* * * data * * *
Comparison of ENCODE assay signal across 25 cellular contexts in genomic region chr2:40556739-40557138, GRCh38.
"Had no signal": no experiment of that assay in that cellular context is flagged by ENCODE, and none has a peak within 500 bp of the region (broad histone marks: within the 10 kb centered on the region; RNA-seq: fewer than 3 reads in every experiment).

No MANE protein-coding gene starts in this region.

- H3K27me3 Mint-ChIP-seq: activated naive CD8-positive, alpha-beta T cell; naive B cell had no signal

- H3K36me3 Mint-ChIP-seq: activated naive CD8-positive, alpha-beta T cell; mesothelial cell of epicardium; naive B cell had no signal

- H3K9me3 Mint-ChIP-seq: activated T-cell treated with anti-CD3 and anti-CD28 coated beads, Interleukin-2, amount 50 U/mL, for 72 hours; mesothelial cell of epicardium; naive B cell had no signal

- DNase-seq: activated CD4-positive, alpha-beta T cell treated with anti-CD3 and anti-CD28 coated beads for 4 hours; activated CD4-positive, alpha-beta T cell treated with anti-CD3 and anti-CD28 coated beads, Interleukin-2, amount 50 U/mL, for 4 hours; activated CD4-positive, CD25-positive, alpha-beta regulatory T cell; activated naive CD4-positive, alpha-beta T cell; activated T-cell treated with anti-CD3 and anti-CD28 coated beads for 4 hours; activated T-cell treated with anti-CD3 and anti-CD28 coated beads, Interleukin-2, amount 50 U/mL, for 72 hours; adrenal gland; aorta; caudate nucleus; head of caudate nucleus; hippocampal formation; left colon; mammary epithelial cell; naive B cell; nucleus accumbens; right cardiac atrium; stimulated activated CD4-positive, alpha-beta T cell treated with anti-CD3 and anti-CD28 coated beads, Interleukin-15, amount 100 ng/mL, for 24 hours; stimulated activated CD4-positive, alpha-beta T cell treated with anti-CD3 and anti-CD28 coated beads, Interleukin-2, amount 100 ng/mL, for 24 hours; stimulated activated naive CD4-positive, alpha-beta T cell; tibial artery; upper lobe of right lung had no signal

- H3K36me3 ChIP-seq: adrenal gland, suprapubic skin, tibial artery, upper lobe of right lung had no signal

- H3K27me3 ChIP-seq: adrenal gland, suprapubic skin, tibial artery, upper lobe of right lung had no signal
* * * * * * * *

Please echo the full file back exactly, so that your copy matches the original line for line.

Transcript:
Comparison of ENCODE assay signal across 25 cellular contexts in genomic region chr2:40556739-40557138, GRCh38.
"Had no signal": no experiment of that assay in that cellular context is flagged by ENCODE, and none has a peak within 500 bp of the region (broad histone marks: within the 10 kb centered on the region; RNA-seq: fewer than 3 reads in every experiment).

No MANE protein-coding gene starts in this region.

- H3K27me3 Mint-ChIP-seq: activated naive CD8-positive, alpha-beta T cell; naive B cell had no signal

- H3K36me3 Mint-ChIP-seq: activated naive CD8-positive, alpha-beta T cell; mesothelial cell of epicardium; naive B cell had no signal

- H3K9me3 Mint-ChIP-seq: activated T-cell treated with anti-CD3 and anti-CD28 coated beads, Interleukin-2, amount 50 U/mL, for 72 hours; mesothelial cell of epicardium; naive B cell had no signal

- DNase-seq: activated CD4-positive, alpha-beta T cell treated with anti-CD3 and anti-CD28 coated beads for 4 hours; activated CD4-positive, alpha-beta T cell treated with anti-CD3 and anti-CD28 coated beads, Interleukin-2, amount 50 U/mL, for 4 hours; activated CD4-positive, CD25-positive, alpha-beta regulatory T cell; activated naive CD4-positive, alpha-beta T cell; activated T-cell treated with anti-CD3 and anti-CD28 coated beads for 4 hours; activated T-cell treated with anti-CD3 and anti-CD28 coated beads, Interleukin-2, amount 50 U/mL, for 72 hours; adrenal gland; aorta; caudate nucleus; head of caudate nucleus; hippocampal formation; left colon; mammary epithelial cell; naive B cell; nucleus accumbens; right cardiac atrium; stimulated activated CD4-positive, alpha-beta T cell treated with anti-CD3 and anti-CD28 coated beads, Interleukin-15, amount 100 ng/mL, for 24 hours; stimulated activated CD4-positive, alpha-beta T cell treated with anti-CD3 and anti-CD28 coated beads, Interleukin-2, amount 100 ng/mL, for 24 hours; stimulated activated naive CD4-positive, alpha-beta T cell; tibial artery; upper lobe of right lung had no signal

- H3K36me3 ChIP-seq: adrenal gland, suprapubic skin, tibial artery, upper lobe of right lung had no signal

- H3K27me3 ChIP-seq: adrenal gland, suprapubic skin, tibial artery, upper lobe of right lung had no signal